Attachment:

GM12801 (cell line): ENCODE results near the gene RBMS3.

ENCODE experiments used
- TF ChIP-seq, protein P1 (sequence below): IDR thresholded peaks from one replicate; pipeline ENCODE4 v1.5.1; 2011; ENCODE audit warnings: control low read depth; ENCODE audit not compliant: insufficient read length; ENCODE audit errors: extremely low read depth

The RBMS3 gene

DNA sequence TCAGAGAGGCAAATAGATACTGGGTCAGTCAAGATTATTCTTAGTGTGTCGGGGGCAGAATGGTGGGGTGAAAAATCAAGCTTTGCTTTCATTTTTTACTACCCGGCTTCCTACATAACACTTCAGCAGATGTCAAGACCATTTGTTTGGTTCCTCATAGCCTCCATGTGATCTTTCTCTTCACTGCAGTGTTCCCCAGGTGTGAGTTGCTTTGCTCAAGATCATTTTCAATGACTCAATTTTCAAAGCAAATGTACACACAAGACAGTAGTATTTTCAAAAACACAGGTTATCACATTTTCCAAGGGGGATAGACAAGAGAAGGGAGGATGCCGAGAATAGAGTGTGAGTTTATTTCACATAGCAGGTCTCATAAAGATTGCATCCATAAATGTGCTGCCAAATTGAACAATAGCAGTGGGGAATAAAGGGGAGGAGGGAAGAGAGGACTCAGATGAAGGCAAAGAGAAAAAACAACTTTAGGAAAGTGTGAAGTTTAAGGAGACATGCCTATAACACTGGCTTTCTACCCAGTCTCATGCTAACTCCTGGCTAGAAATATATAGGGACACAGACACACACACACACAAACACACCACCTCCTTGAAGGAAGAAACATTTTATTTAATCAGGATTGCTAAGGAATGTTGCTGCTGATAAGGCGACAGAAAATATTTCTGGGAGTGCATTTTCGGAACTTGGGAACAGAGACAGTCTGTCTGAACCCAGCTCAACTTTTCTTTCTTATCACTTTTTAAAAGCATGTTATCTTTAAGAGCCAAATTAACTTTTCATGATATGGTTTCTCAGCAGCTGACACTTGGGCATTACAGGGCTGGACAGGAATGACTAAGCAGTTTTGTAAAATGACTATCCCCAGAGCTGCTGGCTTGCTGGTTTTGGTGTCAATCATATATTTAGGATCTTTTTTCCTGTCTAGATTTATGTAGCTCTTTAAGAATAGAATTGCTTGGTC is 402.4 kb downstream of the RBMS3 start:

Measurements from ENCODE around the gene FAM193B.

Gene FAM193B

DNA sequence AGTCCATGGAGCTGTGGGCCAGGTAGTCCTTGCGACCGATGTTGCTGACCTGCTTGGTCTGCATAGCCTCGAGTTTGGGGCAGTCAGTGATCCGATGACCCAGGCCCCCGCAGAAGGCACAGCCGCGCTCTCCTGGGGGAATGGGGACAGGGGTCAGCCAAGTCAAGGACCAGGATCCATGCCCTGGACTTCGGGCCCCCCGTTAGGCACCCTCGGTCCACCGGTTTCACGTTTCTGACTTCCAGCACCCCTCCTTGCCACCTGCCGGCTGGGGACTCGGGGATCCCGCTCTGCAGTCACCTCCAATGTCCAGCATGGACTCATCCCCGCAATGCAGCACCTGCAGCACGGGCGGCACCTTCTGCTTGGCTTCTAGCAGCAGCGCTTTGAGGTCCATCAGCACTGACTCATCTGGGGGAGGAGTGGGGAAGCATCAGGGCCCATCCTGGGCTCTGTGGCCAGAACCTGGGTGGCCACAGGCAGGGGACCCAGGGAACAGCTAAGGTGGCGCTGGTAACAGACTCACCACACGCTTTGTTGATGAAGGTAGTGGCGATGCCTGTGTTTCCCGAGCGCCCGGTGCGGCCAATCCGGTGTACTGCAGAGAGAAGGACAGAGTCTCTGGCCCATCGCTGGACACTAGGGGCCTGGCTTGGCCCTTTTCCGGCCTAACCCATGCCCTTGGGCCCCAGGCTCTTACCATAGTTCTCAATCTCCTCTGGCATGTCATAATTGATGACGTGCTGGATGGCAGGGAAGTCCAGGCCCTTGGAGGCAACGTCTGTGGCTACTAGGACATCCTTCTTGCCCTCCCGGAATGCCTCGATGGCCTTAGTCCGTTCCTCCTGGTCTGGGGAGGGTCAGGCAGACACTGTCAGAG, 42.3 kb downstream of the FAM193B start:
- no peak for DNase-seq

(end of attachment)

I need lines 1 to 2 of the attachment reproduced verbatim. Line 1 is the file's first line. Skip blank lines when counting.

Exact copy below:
GM12801 (cell line): ENCODE results near the gene RBMS3.

ENCODE experiments used